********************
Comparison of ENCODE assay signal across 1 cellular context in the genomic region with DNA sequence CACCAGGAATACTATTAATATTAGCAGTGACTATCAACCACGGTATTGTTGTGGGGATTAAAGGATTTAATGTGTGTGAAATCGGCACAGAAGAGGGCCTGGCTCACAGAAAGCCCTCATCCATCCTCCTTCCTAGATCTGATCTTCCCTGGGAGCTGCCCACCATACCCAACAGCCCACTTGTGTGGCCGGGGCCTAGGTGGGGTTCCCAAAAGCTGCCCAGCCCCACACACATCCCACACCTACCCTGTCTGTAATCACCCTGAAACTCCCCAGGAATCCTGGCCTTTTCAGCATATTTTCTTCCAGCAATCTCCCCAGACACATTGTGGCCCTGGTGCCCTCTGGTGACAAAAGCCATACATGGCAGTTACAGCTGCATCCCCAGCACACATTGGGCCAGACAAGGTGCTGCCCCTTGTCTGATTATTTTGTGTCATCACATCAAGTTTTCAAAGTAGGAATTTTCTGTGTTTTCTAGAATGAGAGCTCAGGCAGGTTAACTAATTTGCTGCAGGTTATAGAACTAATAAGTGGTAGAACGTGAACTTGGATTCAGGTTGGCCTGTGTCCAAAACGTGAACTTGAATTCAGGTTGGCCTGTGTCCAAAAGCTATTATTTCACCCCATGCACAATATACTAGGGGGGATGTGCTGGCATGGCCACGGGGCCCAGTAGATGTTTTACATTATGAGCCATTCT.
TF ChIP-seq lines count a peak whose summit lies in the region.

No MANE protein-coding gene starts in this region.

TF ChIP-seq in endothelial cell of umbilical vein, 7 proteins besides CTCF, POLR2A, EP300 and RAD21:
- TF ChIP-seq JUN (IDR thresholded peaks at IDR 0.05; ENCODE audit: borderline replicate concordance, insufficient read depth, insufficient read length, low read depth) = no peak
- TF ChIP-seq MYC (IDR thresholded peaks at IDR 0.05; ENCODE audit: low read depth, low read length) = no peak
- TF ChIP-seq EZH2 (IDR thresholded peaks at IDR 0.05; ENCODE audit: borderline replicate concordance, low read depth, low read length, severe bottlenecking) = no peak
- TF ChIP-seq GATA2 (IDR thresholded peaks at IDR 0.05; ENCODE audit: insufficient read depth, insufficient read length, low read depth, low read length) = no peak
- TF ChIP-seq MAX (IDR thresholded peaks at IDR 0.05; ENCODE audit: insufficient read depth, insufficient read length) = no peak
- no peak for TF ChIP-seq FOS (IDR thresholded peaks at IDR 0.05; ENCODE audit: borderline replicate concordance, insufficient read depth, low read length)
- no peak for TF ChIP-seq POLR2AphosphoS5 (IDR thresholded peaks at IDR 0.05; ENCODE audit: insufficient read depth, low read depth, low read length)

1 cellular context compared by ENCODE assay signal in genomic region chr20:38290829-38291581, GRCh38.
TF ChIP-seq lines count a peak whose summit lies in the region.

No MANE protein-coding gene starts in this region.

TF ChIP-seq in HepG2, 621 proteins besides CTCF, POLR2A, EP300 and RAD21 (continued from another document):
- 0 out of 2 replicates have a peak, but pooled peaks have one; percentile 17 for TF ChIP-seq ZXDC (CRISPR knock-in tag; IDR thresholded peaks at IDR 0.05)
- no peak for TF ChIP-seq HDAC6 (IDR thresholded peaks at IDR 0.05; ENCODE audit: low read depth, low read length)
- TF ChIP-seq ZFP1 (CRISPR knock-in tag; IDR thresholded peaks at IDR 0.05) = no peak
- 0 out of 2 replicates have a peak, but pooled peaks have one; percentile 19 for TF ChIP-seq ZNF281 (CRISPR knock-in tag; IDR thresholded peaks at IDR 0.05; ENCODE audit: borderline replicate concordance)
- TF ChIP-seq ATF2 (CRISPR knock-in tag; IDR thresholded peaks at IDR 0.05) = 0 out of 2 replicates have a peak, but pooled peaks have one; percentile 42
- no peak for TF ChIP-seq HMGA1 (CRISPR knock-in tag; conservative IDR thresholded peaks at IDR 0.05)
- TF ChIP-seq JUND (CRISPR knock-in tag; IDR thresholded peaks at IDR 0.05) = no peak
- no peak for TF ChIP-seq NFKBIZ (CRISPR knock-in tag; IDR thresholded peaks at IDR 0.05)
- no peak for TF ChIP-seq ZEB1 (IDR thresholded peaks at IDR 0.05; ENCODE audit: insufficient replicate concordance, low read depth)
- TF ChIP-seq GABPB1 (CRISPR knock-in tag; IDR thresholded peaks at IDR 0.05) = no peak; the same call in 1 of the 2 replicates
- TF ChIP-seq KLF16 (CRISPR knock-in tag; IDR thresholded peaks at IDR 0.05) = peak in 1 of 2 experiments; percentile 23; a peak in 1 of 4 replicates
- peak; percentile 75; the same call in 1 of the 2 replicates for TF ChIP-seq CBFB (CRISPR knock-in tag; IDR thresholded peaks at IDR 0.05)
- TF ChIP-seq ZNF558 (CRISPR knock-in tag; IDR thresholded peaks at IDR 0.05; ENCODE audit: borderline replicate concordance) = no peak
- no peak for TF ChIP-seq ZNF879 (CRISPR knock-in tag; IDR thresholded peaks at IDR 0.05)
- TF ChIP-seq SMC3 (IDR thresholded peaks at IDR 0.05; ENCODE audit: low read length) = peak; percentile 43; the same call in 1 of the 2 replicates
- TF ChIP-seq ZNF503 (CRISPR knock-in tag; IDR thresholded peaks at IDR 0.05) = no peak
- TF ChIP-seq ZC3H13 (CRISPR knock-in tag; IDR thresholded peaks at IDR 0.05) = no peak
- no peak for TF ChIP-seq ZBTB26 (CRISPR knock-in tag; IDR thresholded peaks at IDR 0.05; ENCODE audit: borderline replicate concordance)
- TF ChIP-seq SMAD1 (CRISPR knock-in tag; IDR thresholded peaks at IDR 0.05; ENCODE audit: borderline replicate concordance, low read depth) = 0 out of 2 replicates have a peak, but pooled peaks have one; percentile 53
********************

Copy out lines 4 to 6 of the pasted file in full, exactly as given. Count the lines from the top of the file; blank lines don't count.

TF ChIP-seq in endothelial cell of umbilical vein, 7 proteins besides CTCF, POLR2A, EP300 and RAD21:
- TF ChIP-seq JUN (IDR thresholded peaks at IDR 0.05; ENCODE audit: borderline replicate concordance, insufficient read depth, insufficient read length, low read depth) = no peak
- TF ChIP-seq MYC (IDR thresholded peaks at IDR 0.05; ENCODE audit: low read depth, low read length) = no peak